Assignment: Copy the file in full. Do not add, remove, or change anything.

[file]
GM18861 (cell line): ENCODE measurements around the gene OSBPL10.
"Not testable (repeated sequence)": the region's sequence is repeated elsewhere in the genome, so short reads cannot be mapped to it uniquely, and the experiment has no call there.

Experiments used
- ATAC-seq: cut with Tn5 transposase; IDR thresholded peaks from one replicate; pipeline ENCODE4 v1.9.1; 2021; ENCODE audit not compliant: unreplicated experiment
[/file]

GM18861 (cell line): ENCODE measurements around the gene OSBPL10.
"Not testable (repeated sequence)": the region's sequence is repeated elsewhere in the genome, so short reads cannot be mapped to it uniquely, and the experiment has no call there.

Experiments used
- ATAC-seq: cut with Tn5 transposase; IDR thresholded peaks from one replicate; pipeline ENCODE4 v1.9.1; 2021; ENCODE audit not compliant: unreplicated experiment